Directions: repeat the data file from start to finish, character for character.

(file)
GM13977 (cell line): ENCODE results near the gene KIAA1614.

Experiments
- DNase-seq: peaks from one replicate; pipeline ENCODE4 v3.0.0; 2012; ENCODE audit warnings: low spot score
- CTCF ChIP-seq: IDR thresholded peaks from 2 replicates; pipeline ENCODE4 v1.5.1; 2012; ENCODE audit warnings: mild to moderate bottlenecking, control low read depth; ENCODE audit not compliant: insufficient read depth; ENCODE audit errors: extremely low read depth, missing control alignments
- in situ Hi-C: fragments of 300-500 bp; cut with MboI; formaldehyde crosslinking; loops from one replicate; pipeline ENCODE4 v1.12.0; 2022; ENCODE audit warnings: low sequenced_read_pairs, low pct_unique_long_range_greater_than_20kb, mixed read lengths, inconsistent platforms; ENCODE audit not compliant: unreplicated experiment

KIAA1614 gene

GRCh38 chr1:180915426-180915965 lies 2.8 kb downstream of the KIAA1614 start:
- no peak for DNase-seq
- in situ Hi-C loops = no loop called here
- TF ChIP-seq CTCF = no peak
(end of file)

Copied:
GM13977 (cell line): ENCODE results near the gene KIAA1614.

Experiments
- DNase-seq: peaks from one replicate; pipeline ENCODE4 v3.0.0; 2012; ENCODE audit warnings: low spot score
- CTCF ChIP-seq: IDR thresholded peaks from 2 replicates; pipeline ENCODE4 v1.5.1; 2012; ENCODE audit warnings: mild to moderate bottlenecking, control low read depth; ENCODE audit not compliant: insufficient read depth; ENCODE audit errors: extremely low read depth, missing control alignments
- in situ Hi-C: fragments of 300-500 bp; cut with MboI; formaldehyde crosslinking; loops from one replicate; pipeline ENCODE4 v1.12.0; 2022; ENCODE audit warnings: low sequenced_read_pairs, low pct_unique_long_range_greater_than_20kb, mixed read lengths, inconsistent platforms; ENCODE audit not compliant: unreplicated experiment

KIAA1614 gene

GRCh38 chr1:180915426-180915965 lies 2.8 kb downstream of the KIAA1614 start:
- no peak for DNase-seq
- in situ Hi-C loops = no loop called here
- TF ChIP-seq CTCF = no peak